You need to look at hold current not trip current. Hold current is the maximum expected normal running current. A 'polyfuse' with 750mA hold was used on old RP 1B but is not enough for a RPi 2 or 3.Ivovis wrote:I know I am resurrecting a very old post but the OP question is still as relevant today as it was four year ago.
No one has suggested adding a fuse to the line supplying the GPIO, I have just had a rummage about and found the fuse below;
PPTC Resettable Fuse, MC36 Series, 750 mA, 1.3 A, 16 VDC, Through Hole, -40 °C
Available in the UK from here;
http://uk.farnell.com/multicomp/mc36245 ... dp/1861145
Now this fuse has a trip current of 1.3A the T075 on board fuse has a 1.5A trip current, as far as I can tell, you would have to have very heavy load on the USB sockets to even come close to this, so I am not expecting this small difference to be a problem.
The reason I have opted for this instead of an actual T075 is for ease of use on a breadboard prototype, does anyone have any reason why this is solution is a bad idea?
So would using a similar polyfuse with a hold current of 2.6A, a trip current of 5.2A, and a max voltage of 24V be a good option - better than the 16V one on the RPi? The supplier I linked to doesn't have one with a max of 16V - at least not that I found. Is the max voltage the max voltage before the polyfuse itself is damaged? If say 20V were put on it - does that mean that up to 2.6A at 20V would make it to the RPi? That is why I was looking at the first one that was max of 6V - trying to keep a higher voltage from getting to the RPi.Burngate wrote: ↑Tue Apr 30, 2019 8:45 amTrip current and hold current appear right, but the maximum voltage is only 6v, whereas the one used on the 3B+ is 16v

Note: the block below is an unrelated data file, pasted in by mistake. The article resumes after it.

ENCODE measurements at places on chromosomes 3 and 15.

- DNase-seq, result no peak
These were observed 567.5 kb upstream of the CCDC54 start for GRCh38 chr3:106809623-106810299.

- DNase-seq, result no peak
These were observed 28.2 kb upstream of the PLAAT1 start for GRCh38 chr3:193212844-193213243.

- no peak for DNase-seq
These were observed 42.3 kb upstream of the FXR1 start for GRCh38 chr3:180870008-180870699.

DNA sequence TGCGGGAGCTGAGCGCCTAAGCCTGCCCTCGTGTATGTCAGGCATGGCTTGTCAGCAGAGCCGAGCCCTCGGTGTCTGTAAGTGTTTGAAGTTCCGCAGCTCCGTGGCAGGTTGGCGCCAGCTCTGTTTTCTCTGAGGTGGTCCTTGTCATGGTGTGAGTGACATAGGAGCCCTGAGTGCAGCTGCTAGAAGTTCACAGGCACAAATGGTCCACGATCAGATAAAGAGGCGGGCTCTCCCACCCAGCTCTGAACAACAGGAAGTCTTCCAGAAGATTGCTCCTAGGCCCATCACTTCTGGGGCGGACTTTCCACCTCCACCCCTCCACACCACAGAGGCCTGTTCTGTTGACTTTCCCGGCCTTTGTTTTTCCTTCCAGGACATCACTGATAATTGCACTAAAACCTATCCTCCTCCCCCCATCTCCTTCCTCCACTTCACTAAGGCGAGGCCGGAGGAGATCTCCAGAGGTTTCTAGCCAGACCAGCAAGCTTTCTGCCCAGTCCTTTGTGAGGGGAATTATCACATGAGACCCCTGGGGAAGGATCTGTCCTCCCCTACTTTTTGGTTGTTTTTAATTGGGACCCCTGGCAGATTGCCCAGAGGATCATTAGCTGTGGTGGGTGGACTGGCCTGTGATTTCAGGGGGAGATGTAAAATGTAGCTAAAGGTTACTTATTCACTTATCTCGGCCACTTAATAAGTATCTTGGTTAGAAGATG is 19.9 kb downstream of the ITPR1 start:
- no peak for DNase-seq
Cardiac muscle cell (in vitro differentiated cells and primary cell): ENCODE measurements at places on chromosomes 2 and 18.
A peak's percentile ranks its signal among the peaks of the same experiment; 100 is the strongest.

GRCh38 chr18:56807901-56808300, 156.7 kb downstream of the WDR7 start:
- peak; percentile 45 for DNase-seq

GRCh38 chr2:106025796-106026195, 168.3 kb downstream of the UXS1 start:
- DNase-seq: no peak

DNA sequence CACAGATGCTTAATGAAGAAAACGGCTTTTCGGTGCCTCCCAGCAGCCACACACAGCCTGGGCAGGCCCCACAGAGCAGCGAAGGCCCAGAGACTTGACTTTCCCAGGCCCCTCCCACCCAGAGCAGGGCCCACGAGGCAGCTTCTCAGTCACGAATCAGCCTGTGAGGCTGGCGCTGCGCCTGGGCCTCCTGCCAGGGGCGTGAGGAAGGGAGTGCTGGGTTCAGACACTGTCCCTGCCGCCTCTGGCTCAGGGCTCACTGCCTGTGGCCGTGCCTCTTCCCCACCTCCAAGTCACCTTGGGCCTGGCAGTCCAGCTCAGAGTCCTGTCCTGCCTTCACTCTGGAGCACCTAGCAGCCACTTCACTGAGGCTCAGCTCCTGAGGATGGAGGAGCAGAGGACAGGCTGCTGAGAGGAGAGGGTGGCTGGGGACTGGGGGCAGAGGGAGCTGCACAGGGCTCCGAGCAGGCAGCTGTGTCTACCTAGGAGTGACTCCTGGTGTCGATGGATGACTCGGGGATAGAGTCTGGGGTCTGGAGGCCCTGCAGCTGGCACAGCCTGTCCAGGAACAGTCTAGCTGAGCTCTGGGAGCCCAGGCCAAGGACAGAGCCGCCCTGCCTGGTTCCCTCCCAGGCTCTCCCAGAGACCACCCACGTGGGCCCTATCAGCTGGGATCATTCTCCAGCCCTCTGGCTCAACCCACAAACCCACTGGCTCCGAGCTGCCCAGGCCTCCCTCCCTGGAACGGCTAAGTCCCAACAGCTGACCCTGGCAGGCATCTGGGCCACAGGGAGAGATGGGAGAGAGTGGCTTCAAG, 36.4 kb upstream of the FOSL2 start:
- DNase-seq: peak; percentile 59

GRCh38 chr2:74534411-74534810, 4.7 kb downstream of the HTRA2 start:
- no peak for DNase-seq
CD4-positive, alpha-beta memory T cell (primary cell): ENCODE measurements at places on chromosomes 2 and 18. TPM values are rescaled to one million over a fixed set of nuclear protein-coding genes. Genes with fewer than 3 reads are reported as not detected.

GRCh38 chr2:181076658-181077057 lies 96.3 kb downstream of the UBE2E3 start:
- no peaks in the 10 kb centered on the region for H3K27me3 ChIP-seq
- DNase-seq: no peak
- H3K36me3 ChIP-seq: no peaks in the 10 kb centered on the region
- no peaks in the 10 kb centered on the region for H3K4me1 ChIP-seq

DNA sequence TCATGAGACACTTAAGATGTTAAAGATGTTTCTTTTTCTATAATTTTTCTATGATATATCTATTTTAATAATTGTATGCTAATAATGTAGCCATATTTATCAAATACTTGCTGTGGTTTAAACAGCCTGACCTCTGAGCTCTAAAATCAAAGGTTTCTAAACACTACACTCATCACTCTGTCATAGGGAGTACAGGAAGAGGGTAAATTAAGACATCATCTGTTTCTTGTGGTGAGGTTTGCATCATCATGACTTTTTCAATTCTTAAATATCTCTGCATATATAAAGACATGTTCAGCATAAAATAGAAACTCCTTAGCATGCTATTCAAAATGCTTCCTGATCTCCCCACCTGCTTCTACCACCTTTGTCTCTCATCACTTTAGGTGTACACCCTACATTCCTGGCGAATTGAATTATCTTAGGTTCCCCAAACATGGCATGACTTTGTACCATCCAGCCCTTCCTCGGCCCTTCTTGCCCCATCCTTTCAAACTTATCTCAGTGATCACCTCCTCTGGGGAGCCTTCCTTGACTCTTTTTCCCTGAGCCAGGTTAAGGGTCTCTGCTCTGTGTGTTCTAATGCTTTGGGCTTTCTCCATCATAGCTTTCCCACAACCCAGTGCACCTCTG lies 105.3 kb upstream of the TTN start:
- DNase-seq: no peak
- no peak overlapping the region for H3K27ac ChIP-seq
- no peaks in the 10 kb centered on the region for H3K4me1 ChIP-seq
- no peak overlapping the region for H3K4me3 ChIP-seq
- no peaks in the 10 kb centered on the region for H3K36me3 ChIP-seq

In normal use, that shouldn't make any difference - there shouldn't be more than 5¼v - but then, normal use isn't what the fuse is there for!
And we hear tales of people putting 24v on their Pi - the 16v fuse wouldn't protect in that instance, either!
Well, maybe for safety sake - I'll go with the trip and hold current listed - but I'll go with the 12V max version. It sounds to me like that would cause the polyfuse to fail even before the one on the RPi. I'd rather have to remove the SMD polyfuse and replace it more often than replacing the RPi. There's no reason for more than a little over 5V to go to the RPi - so I can understand the 6V model I asked about before being a bit close for comfort in terms of damaging the polyfuse - but 12V - no reason to be near that and if the polyfuse fries - so be it.